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Pence addresses Kenosha in RNC acceptance speech: "The violence must stop"

Vice President Mike Pence on Wednesday accepted his re-nomination at the Republican National Convention, where he briefly mentioned the protests that have erupted in the wake of the police killing of George Floyd and the shooting of Jacob Blake: "Let me be clear: the violence must stop – whether in Minneapolis, Portland, or Kenosha."

Why it matters: President Trump and Pence are running on a "law and order" message that speakers have relentlessly underscored on each day of the RNC, warning of an America overrun by left-wing "mobs" under a Biden administration. Pence did not address the incidents of police brutality that have set off many of the protests, and rejected the idea of systemic racism in law enforcement.


What he's saying: "President Donald Trump and I will always support the right of Americans to peaceful protest, but rioting and looting is not peaceful protest, tearing down statues is not free speech. Those who do so will be prosecuted to the fullest extent of the law," Pence said.

  • "Last week, Joe Biden didn’t say one word about the violence and chaos engulfing cities across this country. Let me be clear: the violence must stop – whether in Minneapolis, Portland, or Kenosha."
  • "Too many heroes have died defending our freedoms to see Americans strike each other down. We will have law and order on the streets of America. The American people know we don’t have to choose between supporting law enforcement, and standing with African American neighbors to improve the quality of life in our cities and towns."
  • "From the first days of this administration, we have done both. And we will keep doing both for four more years in the White House. Joe Biden says America is systemically racist. And that law enforcement in America has a, quote, “implicit bias” against minorities."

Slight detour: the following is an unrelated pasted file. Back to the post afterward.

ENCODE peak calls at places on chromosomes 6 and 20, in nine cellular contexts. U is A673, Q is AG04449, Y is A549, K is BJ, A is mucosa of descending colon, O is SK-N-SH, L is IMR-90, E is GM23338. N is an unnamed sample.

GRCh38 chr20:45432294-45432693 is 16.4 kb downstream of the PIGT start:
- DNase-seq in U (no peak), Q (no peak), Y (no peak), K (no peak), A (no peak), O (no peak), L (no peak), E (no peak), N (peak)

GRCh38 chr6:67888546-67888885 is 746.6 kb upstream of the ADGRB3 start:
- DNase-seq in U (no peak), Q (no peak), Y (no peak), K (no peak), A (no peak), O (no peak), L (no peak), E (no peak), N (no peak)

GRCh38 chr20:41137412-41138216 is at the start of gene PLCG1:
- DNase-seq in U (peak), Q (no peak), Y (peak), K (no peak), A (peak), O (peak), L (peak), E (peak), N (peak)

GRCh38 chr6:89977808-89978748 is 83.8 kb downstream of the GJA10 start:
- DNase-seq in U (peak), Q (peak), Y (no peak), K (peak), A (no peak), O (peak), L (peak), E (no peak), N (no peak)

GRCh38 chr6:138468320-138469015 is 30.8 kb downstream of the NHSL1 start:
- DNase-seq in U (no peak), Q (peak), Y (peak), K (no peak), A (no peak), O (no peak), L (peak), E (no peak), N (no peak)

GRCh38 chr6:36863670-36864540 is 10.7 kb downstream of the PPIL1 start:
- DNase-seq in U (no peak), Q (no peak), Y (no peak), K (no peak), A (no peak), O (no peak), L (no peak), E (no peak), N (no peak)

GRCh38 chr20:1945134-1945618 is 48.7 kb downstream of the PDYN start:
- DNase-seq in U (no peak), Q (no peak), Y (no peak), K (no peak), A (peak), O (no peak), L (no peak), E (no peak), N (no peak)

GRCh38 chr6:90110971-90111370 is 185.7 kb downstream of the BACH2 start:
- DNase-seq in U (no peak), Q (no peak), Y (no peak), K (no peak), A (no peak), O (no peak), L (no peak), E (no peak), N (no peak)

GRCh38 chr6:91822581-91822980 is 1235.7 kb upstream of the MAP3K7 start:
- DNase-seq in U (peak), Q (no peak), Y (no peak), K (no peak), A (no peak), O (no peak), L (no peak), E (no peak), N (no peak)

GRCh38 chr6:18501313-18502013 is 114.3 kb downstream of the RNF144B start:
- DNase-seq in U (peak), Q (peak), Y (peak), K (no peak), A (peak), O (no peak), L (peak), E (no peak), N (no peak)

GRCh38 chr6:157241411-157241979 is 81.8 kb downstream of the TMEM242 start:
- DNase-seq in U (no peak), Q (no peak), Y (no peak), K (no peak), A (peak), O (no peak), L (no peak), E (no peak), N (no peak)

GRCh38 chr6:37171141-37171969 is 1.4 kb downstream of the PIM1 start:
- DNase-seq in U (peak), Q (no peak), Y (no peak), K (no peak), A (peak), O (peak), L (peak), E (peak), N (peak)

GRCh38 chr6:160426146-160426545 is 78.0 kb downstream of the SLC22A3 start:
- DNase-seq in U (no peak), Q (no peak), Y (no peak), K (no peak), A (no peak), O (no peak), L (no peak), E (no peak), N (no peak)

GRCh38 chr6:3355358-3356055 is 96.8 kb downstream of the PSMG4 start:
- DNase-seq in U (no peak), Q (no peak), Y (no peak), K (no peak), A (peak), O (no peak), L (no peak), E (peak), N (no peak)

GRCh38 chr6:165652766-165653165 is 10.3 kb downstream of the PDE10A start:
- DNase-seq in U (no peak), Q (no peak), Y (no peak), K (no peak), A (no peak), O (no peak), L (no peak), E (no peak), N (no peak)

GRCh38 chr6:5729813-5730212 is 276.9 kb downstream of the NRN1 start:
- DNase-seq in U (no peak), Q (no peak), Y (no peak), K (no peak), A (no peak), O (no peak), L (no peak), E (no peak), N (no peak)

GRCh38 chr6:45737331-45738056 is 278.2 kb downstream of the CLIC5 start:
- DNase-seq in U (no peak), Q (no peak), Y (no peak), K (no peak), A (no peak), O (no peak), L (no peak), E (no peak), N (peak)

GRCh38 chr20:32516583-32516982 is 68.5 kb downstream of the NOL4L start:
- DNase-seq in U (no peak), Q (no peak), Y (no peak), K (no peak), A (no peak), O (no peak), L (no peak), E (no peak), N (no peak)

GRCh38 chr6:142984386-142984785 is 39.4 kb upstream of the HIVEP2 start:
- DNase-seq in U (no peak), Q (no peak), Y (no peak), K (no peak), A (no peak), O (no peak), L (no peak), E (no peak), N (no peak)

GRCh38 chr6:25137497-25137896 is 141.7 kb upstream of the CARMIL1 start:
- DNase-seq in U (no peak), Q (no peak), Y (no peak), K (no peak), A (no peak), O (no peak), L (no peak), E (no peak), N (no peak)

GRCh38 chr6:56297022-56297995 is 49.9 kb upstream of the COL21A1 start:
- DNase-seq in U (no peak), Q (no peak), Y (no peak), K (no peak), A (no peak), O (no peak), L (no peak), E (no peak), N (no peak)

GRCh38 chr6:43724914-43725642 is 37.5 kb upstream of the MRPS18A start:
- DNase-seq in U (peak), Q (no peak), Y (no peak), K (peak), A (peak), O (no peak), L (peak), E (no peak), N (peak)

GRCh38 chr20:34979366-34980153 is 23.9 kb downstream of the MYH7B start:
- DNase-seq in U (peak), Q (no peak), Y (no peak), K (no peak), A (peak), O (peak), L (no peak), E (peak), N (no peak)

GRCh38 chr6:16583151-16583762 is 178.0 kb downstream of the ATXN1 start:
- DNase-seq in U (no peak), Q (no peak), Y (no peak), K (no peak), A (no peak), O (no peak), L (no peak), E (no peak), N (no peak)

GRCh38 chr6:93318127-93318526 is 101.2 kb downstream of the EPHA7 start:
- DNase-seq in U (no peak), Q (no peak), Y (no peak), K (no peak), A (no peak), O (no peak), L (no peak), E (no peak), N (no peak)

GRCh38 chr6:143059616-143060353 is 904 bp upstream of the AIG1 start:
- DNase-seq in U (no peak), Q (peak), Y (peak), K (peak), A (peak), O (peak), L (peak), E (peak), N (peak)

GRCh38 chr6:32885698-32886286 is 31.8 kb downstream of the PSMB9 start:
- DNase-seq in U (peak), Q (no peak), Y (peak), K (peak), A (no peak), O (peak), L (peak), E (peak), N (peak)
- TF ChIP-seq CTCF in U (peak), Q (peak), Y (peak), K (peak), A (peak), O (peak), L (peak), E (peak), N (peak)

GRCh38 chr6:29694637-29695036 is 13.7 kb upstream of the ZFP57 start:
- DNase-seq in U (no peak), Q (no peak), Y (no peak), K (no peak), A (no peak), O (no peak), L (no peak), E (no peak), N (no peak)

Reality check: Pence claimed that Biden responded "absolutely" when asked in an interview whether he supported cutting funding to police departments. Biden does not support "defunding the police," a message that many progressives have promoted, but said in an interview with activist Ady Barkan that he "absolutely" supports redirecting some funding to address mental health issues or prison reform.

The bottom line: "The hard truth is you won’t be safe in Joe Biden’s America. Under President Trump, we will stand with those who stand on the Thin Blue Line, and we’re not going to defund the police – not now, not ever," Pence said.

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The powerful hurricane that plunged New Orleans into darkness for what could be weeks is the latest sign that U.S. power systems are not ready for a warmer, more volatile world.

The big picture: “Our current infrastructure is not adequate when it comes to these kinds of weather extremes,” Joshua Rhodes, a University of Texas energy expert, tells Axios.

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"We must go further": 70% of adults in European Union are fully vaccinated

About 70% of adults in the European Union are fully vaccinated against COVID-19, Ursula von der Leyen, the president of the European Commission, said Tuesday.

Why it matters: The milestone makes the E.U. one of the world's leaders in inoculations, after an initially lagging vaccine campaign, the New York Times notes.

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What Elizabeth Holmes jurors will be asked ahead of fraud trial

Jury selection begins today in USA v. Elizabeth Holmes, with the actual jury trial to get underway on Sept. 8.

Why it matters: Theranos was the biggest fraud in Silicon Valley history, putting both hundreds of millions of dollars and thousands of patients' health at risk.

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